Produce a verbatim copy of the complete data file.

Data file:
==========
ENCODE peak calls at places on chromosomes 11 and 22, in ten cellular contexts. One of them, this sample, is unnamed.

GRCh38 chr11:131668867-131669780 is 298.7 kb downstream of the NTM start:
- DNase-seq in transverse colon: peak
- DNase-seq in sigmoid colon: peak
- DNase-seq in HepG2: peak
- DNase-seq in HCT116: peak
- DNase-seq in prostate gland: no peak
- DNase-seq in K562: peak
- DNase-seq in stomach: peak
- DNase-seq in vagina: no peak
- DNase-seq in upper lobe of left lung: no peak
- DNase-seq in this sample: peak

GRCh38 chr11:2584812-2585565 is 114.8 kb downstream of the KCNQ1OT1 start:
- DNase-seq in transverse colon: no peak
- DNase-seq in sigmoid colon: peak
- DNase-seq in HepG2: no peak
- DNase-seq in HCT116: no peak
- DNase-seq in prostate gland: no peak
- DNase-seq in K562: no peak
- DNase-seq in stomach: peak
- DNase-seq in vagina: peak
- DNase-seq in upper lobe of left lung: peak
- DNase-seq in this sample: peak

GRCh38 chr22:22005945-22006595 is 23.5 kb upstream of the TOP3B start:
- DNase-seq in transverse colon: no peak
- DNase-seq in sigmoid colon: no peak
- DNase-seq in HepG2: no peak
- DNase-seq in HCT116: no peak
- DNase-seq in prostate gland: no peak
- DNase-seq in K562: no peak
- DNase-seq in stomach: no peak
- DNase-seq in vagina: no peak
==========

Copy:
ENCODE peak calls at places on chromosomes 11 and 22, in ten cellular contexts. One of them, this sample, is unnamed.

GRCh38 chr11:131668867-131669780 is 298.7 kb downstream of the NTM start:
- DNase-seq in transverse colon: peak
- DNase-seq in sigmoid colon: peak
- DNase-seq in HepG2: peak
- DNase-seq in HCT116: peak
- DNase-seq in prostate gland: no peak
- DNase-seq in K562: peak
- DNase-seq in stomach: peak
- DNase-seq in vagina: no peak
- DNase-seq in upper lobe of left lung: no peak
- DNase-seq in this sample: peak

GRCh38 chr11:2584812-2585565 is 114.8 kb downstream of the KCNQ1OT1 start:
- DNase-seq in transverse colon: no peak
- DNase-seq in sigmoid colon: peak
- DNase-seq in HepG2: no peak
- DNase-seq in HCT116: no peak
- DNase-seq in prostate gland: no peak
- DNase-seq in K562: no peak
- DNase-seq in stomach: peak
- DNase-seq in vagina: peak
- DNase-seq in upper lobe of left lung: peak
- DNase-seq in this sample: peak

GRCh38 chr22:22005945-22006595 is 23.5 kb upstream of the TOP3B start:
- DNase-seq in transverse colon: no peak
- DNase-seq in sigmoid colon: no peak
- DNase-seq in HepG2: no peak
- DNase-seq in HCT116: no peak
- DNase-seq in prostate gland: no peak
- DNase-seq in K562: no peak
- DNase-seq in stomach: no peak
- DNase-seq in vagina: no peak